and to hell with the diet police, too, while I’m at it.

    1. Bob Walters says:

      It must be very comforting to live in a world where everyone else is always at fault.

      1. Therman says:

        Bob, if you disagree with or wish to argue/refute the statements that RH made, go ahead, but your comment really doesn’t add to the conversation.

        1. Bob Walters says:

          Some statements by their very nature need to be challenged, unfortunately, there are times when those who make said statements are so locked into their own belief structure conversation becomes unproductive. I felt this was one of those times.

          1. Therman says:

            He was passionate in his delivery but to the best of my knowledge, he is absolutely correct that a major element of the housing meltdown was the easing of home loan requirements which had its impetus from social considerations. I would be interested in where you think he is wrong in this or any of the fact based statements he made.

          2. Bob Walters says:

            I based my statement on more than just one reply. In any case it was not the loans themselves that created the “meltdown”. There was more than one thing but the major cause was the creation of fake wealth using worthless securities based on the bad loans that was the major cause of the “meltdown”.

  3. robert the addled says:

    NPR’s Planet Money segment had a great story about how the DOW is useless – Value vs number of shares doesn’t correlate – so small changes in certain stocks change the average more than the same change in others.

    The various S&P averages are better (more reflective of true market value) – and the foreign exchanges use even a larger pool of stocks to develop their averages.

  4. Therman says:

    Bob, true but you can’t have a fire without fuel and relaxing loan requirements and allowing an enormous amount of ‘bad’ loans, provided that fuel. Had the loan requirements remained reasonably high, there would not have been the opportunity that so many took advantage of.

    1. Bob Walters says:

      What I have read has indicated the problem was not caused by the government policies that encouraged home ownership. Of course, it is not surprising that there are many who choose not to believe that given it does not fit into the “government is the root of all evil” philosophy that many embrace. It seems inordinately hard for some to accept that the unbridled focused greed of private industry can lead to anything but rosy results and “happily ever afters”.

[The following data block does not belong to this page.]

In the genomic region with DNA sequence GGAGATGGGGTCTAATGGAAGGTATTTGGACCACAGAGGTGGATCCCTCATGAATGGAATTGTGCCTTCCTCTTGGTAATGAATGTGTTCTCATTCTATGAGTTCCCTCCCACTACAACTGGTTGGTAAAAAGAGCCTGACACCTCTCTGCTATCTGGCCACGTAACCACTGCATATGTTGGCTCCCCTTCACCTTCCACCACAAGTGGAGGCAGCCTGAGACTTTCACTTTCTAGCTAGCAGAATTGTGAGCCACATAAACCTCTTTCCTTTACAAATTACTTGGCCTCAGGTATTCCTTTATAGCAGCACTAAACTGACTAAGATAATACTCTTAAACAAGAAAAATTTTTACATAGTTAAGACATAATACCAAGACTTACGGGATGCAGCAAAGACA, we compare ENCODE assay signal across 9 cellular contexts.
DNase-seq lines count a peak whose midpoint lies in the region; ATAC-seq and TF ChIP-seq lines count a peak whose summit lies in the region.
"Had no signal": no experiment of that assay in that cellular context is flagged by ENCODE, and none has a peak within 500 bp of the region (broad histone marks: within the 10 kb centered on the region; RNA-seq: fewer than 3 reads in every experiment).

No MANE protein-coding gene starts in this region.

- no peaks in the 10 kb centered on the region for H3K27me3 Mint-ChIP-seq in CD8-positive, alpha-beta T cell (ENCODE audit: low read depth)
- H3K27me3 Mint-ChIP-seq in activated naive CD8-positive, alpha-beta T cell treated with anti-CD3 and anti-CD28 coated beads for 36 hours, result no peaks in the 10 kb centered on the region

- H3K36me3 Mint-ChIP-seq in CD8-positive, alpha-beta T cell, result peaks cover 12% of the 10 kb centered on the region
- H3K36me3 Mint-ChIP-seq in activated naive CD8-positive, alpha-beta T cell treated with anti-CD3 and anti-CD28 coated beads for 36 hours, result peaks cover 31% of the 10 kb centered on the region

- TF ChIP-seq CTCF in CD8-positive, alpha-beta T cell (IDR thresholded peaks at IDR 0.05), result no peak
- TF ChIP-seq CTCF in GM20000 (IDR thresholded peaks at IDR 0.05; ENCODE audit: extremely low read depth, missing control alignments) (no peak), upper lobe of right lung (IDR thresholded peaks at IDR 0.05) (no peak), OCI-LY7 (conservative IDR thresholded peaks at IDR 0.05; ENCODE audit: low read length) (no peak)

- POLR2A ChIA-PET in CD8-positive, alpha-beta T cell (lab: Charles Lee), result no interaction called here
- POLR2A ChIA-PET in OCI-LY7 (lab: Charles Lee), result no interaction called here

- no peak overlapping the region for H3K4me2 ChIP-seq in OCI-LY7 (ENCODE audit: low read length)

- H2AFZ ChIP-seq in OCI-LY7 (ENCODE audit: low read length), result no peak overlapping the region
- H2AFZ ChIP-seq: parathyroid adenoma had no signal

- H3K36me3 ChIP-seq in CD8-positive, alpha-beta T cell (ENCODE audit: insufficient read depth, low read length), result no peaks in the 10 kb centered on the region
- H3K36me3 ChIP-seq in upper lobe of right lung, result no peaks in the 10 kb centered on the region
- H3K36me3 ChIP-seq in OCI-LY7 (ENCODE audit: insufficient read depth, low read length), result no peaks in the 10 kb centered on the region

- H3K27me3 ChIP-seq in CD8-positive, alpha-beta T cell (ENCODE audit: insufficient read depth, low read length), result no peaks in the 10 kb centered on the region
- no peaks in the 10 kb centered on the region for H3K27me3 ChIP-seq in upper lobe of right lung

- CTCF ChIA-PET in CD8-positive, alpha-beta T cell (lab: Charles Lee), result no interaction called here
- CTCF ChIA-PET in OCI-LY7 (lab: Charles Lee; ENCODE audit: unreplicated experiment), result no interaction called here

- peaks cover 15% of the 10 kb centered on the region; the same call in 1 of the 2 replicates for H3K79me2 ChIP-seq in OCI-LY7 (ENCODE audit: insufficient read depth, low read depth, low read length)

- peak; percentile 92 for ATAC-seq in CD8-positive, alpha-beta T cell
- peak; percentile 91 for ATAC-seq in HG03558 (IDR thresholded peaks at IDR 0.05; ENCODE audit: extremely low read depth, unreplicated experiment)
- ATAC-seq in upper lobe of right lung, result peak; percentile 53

1. Therman says:

        Okay, what was it caused by and could it have happened without the ‘bad’ loans?

  5. Bob Walters says:

    There is not a single easy answer to that question and I am not an economist, however, here is my take. Over the years since Ronald Reagan’s “reform” of the income tax structure businesses have had lower and lower taxes without the requirement that they reinvest in themselves. Along with this is the drastic increase in executive pay This savings increase the supply of money available for things like leveraged buyouts. Next, add to this a weakening of financial regulations along with administrations who are not committed to enforcing the remaining ones. The above sets the stage; we have a house filled with gasoline and newspapers populated by unsupervised children.

    The matches were provided by a large number of bad loans some of which were encouraged by the government the majority of which were not. This, of course, includes the fraudulent and predatory loans that seem to be in style during the period leading to the meltdown. Enter the derivatives. The creation of securities backed by bad loans and then used to create more “wealth” was the striking of the match.